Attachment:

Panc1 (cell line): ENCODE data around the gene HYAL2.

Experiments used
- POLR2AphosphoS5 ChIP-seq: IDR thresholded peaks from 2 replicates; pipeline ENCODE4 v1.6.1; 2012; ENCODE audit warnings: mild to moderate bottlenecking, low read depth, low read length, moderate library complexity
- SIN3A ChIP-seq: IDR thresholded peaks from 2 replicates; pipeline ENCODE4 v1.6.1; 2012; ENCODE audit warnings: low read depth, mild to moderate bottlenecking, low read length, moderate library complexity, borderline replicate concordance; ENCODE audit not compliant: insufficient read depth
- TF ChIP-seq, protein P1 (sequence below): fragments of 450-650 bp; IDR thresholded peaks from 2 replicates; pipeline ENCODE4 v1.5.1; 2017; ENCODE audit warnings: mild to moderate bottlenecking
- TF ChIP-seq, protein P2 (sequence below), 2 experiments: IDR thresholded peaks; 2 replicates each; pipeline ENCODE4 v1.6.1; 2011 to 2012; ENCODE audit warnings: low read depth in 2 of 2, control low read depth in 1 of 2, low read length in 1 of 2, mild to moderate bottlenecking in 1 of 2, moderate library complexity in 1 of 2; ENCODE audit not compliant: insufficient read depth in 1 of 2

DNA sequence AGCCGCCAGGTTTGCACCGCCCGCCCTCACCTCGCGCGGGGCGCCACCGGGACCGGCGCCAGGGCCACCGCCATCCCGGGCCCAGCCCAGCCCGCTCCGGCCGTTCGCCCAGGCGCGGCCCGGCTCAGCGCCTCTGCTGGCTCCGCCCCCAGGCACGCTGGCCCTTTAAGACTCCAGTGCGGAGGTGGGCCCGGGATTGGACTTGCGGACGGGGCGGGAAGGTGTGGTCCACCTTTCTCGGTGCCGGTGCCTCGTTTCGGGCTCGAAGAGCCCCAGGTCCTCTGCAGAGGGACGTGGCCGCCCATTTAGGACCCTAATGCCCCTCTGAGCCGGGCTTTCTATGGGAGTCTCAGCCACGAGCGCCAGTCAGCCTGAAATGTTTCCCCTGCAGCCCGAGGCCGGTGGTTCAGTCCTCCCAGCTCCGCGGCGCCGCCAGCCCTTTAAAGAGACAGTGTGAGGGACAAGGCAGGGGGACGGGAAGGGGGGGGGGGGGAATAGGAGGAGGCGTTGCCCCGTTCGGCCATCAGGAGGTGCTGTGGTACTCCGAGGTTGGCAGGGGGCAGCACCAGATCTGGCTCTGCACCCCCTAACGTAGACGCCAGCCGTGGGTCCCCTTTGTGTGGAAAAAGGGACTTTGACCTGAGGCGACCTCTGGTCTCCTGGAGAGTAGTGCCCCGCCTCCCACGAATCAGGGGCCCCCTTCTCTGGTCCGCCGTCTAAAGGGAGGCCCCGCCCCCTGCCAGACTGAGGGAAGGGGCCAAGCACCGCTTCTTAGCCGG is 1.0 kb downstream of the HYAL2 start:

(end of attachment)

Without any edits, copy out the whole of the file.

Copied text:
Panc1 (cell line): ENCODE data around the gene HYAL2.

Experiments used
- POLR2AphosphoS5 ChIP-seq: IDR thresholded peaks from 2 replicates; pipeline ENCODE4 v1.6.1; 2012; ENCODE audit warnings: mild to moderate bottlenecking, low read depth, low read length, moderate library complexity
- SIN3A ChIP-seq: IDR thresholded peaks from 2 replicates; pipeline ENCODE4 v1.6.1; 2012; ENCODE audit warnings: low read depth, mild to moderate bottlenecking, low read length, moderate library complexity, borderline replicate concordance; ENCODE audit not compliant: insufficient read depth
- TF ChIP-seq, protein P1 (sequence below): fragments of 450-650 bp; IDR thresholded peaks from 2 replicates; pipeline ENCODE4 v1.5.1; 2017; ENCODE audit warnings: mild to moderate bottlenecking
- TF ChIP-seq, protein P2 (sequence below), 2 experiments: IDR thresholded peaks; 2 replicates each; pipeline ENCODE4 v1.6.1; 2011 to 2012; ENCODE audit warnings: low read depth in 2 of 2, control low read depth in 1 of 2, low read length in 1 of 2, mild to moderate bottlenecking in 1 of 2, moderate library complexity in 1 of 2; ENCODE audit not compliant: insufficient read depth in 1 of 2

DNA sequence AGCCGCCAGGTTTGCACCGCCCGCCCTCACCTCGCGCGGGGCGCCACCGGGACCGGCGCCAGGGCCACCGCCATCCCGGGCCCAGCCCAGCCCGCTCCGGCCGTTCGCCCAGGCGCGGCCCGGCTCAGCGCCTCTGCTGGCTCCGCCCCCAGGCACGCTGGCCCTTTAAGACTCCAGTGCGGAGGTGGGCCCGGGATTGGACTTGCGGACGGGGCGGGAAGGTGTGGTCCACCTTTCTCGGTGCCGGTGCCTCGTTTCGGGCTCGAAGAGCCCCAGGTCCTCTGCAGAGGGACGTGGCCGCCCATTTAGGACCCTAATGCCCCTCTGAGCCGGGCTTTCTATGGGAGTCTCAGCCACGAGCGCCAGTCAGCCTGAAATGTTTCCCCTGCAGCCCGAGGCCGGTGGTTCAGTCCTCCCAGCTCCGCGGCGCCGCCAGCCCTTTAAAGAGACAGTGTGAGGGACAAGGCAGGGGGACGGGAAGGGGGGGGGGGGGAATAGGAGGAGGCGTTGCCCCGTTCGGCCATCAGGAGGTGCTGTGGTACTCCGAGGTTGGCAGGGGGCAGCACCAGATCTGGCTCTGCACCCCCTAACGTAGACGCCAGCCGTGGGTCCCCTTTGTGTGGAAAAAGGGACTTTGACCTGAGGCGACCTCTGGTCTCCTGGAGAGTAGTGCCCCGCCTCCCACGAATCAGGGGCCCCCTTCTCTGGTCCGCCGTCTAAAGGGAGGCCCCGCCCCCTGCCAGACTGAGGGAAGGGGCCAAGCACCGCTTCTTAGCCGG is 1.0 kb downstream of the HYAL2 start: